3. The allowability of the amount in dispute depends upon the nature of the liability imposed upon the respondent firm. The contention of the respondent's counsel was that it was carrying on foreign trade and had dealings with a foreign merchant and in the course of the business there were imports and exports and, therefore, the inter-connection between the respondent firm and the non-resident principal; was so intimate as to invite the application of section 42 (1), i.e., the establishment of agency as contemplated in that section. The liability to pay arises under section 42 (2) which provides :
'Where a person not resident or not ordinarily resident in the taxable territories carries on business with a person resident in the taxable territories, and it appears to the Income-tax Officer that owing to the close connection between such persons the course of business is so arranged that the business done by the resident person with the person not resident or not ordinarily resident produces to the resident either no profits or less than the ordinary profits which might be expected to arise in that business, the profits derived therefrom or which may reasonably be deemed to have been derived therefrom, shall be chargeable to income-tax in the name of the resident person who shall be deemed to be, for all the purposes of this Act, the assessee in respect of such income-tax.'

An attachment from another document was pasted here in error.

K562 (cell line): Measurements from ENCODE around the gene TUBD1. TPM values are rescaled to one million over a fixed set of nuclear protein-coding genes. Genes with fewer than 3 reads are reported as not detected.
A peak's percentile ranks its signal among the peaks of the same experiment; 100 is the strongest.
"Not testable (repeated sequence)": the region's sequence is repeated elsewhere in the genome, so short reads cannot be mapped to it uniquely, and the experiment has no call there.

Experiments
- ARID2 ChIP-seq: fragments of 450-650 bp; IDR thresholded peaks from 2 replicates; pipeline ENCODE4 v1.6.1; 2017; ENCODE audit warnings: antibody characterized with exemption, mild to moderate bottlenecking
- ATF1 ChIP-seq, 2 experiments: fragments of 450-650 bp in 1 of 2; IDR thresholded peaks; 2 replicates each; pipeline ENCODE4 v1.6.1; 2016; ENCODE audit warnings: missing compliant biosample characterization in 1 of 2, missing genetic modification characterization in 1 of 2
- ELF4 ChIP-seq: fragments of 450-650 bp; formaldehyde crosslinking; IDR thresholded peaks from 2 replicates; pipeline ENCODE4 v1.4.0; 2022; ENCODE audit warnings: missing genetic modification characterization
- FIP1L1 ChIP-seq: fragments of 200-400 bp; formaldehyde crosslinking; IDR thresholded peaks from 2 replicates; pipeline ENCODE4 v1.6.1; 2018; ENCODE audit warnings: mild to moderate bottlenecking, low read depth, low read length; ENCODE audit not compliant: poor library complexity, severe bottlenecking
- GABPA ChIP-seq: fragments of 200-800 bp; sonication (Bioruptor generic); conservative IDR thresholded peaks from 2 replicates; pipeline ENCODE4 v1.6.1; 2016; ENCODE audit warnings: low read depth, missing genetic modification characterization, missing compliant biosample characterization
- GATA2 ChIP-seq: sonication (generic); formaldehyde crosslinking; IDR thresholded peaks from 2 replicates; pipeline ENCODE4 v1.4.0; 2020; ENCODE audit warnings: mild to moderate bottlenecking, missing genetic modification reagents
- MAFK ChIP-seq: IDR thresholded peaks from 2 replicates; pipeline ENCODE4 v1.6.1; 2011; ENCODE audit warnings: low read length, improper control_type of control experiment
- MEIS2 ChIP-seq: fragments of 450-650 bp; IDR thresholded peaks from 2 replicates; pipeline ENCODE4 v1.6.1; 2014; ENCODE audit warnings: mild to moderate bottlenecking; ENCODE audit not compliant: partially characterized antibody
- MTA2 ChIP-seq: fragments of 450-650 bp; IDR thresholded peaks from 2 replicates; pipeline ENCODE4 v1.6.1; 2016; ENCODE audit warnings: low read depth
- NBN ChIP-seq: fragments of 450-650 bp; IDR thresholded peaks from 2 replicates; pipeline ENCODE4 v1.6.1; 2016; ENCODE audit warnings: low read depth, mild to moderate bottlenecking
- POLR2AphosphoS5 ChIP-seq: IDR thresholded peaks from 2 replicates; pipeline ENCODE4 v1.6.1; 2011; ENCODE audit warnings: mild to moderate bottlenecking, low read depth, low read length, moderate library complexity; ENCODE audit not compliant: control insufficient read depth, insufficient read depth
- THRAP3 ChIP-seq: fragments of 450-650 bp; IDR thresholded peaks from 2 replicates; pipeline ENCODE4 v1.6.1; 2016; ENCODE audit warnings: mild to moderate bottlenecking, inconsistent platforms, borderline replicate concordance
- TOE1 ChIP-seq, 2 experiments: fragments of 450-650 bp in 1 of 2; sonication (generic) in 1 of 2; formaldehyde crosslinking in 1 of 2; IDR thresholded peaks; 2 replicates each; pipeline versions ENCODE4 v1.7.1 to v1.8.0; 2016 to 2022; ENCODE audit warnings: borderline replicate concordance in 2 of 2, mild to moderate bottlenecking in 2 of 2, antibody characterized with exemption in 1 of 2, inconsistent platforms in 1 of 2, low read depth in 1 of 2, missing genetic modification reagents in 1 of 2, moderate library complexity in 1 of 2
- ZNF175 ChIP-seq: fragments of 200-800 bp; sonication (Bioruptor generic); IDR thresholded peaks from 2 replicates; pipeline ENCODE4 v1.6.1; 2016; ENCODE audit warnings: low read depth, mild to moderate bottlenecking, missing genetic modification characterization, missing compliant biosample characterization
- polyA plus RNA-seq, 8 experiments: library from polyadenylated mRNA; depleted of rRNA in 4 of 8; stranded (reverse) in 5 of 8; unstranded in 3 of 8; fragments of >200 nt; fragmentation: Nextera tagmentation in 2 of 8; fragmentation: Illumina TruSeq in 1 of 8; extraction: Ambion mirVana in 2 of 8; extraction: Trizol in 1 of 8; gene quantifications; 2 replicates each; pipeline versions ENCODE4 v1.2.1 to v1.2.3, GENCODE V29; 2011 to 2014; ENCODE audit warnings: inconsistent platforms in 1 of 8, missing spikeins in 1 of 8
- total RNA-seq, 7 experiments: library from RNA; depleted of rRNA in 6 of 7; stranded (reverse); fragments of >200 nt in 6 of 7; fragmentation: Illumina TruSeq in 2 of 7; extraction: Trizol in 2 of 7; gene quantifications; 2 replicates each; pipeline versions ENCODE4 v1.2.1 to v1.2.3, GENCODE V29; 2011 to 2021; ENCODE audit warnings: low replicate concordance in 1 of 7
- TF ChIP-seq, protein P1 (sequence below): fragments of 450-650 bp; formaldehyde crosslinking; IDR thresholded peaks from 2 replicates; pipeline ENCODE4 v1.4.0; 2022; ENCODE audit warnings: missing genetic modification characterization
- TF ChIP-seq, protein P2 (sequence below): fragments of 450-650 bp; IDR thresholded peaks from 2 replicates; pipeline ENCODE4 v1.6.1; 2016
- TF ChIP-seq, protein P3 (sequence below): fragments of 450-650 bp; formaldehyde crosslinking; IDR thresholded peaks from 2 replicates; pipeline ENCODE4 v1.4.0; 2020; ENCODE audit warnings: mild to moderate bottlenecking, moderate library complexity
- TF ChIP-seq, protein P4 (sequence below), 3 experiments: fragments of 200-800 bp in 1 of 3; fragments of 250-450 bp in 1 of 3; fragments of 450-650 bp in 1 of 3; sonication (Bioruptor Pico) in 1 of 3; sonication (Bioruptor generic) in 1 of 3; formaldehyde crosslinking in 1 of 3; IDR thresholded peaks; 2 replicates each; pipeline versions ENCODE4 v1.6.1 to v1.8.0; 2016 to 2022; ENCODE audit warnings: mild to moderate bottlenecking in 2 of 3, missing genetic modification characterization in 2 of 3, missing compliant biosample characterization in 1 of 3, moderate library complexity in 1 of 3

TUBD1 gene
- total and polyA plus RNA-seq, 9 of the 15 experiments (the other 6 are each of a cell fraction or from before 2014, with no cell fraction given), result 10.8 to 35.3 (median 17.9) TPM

4. Relying on this provision it was argued that the nature of the respondent's business was foreign trade which was inter-connected with the business of the non-resident principal. Its nature was such as to attract the imposition of liability on the respondent firm under section 42 (2) of the Act and, therefore, the loss so incurred must be taken to be incidental to and arising out of the business of the respondent.